This is commentary on Acts 8:15,16 by Chuck Smith that I found and thought it is worth sharing here:
Who were, when they had come down, prayed for them, that they might receive the Holy Spirit: (For as yet he was fallen upon none of them: only they were baptized in the name of the Lord Jesus.) (Act 8:15-16)
Now it is interesting how that this has been a problem to so many Bible commentators. The fact that they had not yet received the Holy Spirit. That He had not fallen upon them as yet. It is commonly acknowledged that a person is baptized by the Spirit into the body of Christ. And no man can call Jesus Lord, except by the Holy Spirit. And the moment a person receives Jesus Christ and is baptized, the Holy Spirit comes into their lives. We know that you cannot receive Jesus without receiving the Holy Spirit into your life. And so this poses a great problem to the majority of Bible commentators when we find that the people in Samaria had believed and were baptized in water, and yet, the apostles sent them down that they might receive the Holy Spirit, for He had not yet fallen upon any of them. I am surprised that with all of these scholars, who are so problemed over this particular text, that they have not noted the Greek preposition. You remember Jesus said concerning the Holy Spirit to His disciples, "For He is with you and shall be in you." But later Jesus said, "You will receive power when the Holy Spirit has come upon you." Now this is the same Greek preposition epi that is used here. The Holy Spirit had not yet fallen, epi, upon them. So the commentators have difficulty trying to say, "Well, they were not filled with the Spirit; this was some special case in Samaria, because this was the first time out of Jerusalem and all." And they really wrestle and do all kinds of foolish things with this text. Because they do not want to acknowledge that there is an empowering experience of the Holy Spirit apart from conversion. But yet, that is exactly what the text does prove. That yes, we do receive the Holy Spirit in us when Christ comes into our lives. But there is an empowering experience subsequent to our salvation, where our lives are endued with the power of God's Spirit, as He comes upon us, anointing us for power to serve God. And it's a very simple, obvious solution, but it is one that most of the Bible commentators really stumble heavily over this. And I am amused at the various explanations they try to give of this particular text when the answer is so simple.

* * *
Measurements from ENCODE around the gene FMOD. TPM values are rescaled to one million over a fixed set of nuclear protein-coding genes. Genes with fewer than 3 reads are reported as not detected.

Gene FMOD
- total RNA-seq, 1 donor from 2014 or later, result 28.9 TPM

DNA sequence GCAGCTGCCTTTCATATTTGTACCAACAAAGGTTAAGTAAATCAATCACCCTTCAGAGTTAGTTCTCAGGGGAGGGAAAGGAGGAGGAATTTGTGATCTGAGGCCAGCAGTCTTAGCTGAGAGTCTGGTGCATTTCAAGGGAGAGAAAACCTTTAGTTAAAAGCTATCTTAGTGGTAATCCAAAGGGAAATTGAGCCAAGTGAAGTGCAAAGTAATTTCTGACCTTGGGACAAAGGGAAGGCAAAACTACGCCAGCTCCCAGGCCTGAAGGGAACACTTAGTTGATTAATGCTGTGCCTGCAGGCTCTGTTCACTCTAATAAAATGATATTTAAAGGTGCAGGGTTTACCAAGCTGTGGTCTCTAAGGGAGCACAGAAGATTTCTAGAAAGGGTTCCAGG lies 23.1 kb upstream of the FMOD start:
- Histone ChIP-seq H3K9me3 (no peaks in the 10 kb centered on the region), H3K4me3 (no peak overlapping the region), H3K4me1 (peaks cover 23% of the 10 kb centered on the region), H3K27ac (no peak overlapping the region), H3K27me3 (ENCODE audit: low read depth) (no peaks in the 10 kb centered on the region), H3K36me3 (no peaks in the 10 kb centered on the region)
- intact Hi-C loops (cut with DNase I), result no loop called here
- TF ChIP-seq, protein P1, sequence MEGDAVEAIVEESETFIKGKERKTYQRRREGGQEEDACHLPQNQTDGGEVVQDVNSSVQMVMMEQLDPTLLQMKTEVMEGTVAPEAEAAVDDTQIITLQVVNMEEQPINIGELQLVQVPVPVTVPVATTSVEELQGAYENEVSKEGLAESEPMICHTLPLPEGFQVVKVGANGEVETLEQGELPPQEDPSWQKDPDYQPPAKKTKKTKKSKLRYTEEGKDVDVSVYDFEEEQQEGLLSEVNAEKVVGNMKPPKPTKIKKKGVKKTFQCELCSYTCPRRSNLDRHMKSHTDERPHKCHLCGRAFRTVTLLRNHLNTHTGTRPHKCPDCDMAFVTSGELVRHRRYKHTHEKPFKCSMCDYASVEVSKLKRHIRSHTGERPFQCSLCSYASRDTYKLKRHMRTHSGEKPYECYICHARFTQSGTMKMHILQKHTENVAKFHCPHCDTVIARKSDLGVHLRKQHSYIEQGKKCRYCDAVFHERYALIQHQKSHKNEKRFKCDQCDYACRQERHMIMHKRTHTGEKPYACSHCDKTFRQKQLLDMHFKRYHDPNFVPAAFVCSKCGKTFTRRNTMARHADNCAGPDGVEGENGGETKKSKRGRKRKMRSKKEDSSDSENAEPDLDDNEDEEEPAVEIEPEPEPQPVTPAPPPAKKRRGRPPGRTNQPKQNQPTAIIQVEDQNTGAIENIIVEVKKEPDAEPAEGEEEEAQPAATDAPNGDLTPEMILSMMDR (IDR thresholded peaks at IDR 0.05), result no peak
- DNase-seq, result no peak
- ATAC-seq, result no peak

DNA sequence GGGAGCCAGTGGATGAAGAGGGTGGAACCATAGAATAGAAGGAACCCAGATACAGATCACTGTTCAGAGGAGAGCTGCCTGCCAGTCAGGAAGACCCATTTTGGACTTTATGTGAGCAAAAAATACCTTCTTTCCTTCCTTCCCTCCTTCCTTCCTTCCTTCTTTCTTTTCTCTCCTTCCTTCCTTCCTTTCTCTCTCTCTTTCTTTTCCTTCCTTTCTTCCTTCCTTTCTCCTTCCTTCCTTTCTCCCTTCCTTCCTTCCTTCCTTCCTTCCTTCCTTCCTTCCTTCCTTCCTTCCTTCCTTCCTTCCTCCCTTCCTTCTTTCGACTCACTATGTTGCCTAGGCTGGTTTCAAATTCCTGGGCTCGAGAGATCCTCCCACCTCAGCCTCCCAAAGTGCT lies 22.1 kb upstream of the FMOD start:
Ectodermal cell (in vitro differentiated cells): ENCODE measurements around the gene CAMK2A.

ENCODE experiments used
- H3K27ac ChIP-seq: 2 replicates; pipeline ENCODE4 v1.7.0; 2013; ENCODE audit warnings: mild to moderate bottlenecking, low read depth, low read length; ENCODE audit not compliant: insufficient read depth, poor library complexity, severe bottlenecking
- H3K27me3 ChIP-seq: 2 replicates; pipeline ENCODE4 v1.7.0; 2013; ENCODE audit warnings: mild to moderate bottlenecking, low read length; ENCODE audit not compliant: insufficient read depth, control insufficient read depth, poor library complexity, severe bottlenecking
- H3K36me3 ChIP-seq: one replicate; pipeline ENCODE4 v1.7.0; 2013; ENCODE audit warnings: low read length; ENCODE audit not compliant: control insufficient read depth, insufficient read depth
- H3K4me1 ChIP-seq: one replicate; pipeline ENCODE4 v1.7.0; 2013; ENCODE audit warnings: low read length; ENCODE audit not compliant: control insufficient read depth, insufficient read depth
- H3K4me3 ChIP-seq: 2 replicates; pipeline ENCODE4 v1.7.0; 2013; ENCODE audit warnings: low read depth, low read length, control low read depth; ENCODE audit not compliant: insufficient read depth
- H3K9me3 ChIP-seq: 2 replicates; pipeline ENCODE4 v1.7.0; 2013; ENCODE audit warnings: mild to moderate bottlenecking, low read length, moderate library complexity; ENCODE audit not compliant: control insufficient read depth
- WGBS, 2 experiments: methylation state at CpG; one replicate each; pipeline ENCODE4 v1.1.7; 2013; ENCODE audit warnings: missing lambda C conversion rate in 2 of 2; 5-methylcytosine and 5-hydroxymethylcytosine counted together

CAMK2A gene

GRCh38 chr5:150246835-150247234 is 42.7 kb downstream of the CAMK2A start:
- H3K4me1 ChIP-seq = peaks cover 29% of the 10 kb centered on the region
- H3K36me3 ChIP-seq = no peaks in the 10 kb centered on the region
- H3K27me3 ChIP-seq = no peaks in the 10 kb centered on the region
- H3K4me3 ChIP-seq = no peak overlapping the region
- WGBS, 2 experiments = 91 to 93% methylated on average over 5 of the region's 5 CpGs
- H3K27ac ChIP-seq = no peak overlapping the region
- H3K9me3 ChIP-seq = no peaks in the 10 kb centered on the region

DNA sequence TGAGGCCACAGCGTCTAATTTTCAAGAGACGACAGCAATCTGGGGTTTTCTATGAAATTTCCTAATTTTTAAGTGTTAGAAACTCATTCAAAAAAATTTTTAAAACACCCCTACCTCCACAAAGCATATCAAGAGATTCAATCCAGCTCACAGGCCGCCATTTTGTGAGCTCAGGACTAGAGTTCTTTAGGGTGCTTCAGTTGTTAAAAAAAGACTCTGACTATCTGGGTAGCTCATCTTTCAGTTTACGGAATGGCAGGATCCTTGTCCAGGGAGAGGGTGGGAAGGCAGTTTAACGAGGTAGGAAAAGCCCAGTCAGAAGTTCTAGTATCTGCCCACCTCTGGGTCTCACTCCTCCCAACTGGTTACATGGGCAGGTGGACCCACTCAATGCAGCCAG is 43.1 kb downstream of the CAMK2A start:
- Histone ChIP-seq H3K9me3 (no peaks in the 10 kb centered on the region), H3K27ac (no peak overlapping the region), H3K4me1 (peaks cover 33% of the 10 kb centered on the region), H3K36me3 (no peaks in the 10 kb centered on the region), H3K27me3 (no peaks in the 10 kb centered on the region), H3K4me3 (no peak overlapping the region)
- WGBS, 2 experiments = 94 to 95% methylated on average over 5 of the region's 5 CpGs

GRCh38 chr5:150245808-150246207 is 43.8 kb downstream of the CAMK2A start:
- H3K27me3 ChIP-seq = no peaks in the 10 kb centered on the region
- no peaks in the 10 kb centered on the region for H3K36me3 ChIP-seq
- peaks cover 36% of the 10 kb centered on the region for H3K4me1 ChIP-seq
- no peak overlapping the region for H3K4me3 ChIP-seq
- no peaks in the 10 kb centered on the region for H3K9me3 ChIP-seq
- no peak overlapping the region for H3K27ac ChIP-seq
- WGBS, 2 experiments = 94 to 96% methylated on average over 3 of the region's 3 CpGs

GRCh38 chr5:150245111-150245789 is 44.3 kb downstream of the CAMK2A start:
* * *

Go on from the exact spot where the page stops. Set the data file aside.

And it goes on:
They had received Jesus Christ; they were baptized, so obviously the Spirit was dwelling in them. But they had not had an empowering experience like the apostles experienced on the day of Pentecost. For He was not yet fallen upon any of them, only they were baptized in the name of the Lord Jesus.